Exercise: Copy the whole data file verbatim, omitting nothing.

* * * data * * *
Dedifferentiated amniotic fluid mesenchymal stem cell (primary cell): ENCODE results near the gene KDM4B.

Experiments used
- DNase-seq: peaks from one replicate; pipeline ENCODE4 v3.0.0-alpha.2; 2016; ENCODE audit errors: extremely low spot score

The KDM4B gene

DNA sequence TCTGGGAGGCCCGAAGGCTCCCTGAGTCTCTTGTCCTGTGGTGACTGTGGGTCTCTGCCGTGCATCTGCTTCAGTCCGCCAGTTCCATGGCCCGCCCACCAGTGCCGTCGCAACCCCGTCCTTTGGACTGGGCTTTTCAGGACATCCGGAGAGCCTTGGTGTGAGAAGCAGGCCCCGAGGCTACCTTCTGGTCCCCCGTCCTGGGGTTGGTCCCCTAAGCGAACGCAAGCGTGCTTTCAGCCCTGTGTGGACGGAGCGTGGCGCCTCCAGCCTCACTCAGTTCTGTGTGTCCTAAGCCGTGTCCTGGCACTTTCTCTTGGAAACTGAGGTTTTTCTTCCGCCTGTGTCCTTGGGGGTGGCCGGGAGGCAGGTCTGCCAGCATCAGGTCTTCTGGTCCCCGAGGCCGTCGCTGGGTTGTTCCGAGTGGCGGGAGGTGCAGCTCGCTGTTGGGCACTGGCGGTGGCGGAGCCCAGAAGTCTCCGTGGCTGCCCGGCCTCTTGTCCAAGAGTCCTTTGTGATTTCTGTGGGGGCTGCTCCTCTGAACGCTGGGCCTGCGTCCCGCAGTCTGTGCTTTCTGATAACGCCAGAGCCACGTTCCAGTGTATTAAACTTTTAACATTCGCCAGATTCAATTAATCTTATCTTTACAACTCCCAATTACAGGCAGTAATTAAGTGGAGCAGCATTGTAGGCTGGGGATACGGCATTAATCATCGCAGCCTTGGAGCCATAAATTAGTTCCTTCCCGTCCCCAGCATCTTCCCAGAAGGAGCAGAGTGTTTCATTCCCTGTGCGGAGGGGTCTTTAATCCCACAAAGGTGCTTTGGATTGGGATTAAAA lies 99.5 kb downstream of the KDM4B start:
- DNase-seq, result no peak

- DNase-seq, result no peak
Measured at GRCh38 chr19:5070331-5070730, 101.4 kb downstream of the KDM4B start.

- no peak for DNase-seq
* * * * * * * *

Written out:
Dedifferentiated amniotic fluid mesenchymal stem cell (primary cell): ENCODE results near the gene KDM4B.

Experiments used
- DNase-seq: peaks from one replicate; pipeline ENCODE4 v3.0.0-alpha.2; 2016; ENCODE audit errors: extremely low spot score

The KDM4B gene

DNA sequence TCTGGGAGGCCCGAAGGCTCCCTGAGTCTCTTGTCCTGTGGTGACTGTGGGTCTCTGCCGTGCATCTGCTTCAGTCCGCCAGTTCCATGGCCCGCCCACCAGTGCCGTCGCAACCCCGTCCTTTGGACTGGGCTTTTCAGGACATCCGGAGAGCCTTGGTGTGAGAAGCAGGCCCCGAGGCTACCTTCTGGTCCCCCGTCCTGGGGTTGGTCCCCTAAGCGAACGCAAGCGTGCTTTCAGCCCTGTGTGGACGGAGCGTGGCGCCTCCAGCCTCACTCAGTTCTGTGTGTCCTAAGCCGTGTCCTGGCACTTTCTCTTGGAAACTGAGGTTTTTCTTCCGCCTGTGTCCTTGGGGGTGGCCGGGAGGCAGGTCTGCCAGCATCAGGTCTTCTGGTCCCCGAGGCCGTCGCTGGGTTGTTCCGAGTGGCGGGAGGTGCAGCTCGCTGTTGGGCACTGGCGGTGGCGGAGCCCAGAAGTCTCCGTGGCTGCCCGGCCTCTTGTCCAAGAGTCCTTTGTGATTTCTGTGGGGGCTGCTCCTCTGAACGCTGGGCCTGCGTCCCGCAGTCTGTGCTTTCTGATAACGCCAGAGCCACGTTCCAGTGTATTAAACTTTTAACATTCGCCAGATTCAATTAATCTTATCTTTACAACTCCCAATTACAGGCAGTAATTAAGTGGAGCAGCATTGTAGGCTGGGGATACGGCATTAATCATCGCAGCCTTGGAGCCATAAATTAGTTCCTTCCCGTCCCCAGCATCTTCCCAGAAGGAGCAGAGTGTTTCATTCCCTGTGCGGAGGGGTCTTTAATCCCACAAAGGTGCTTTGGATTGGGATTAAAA lies 99.5 kb downstream of the KDM4B start:
- DNase-seq, result no peak

- DNase-seq, result no peak
Measured at GRCh38 chr19:5070331-5070730, 101.4 kb downstream of the KDM4B start.

- no peak for DNase-seq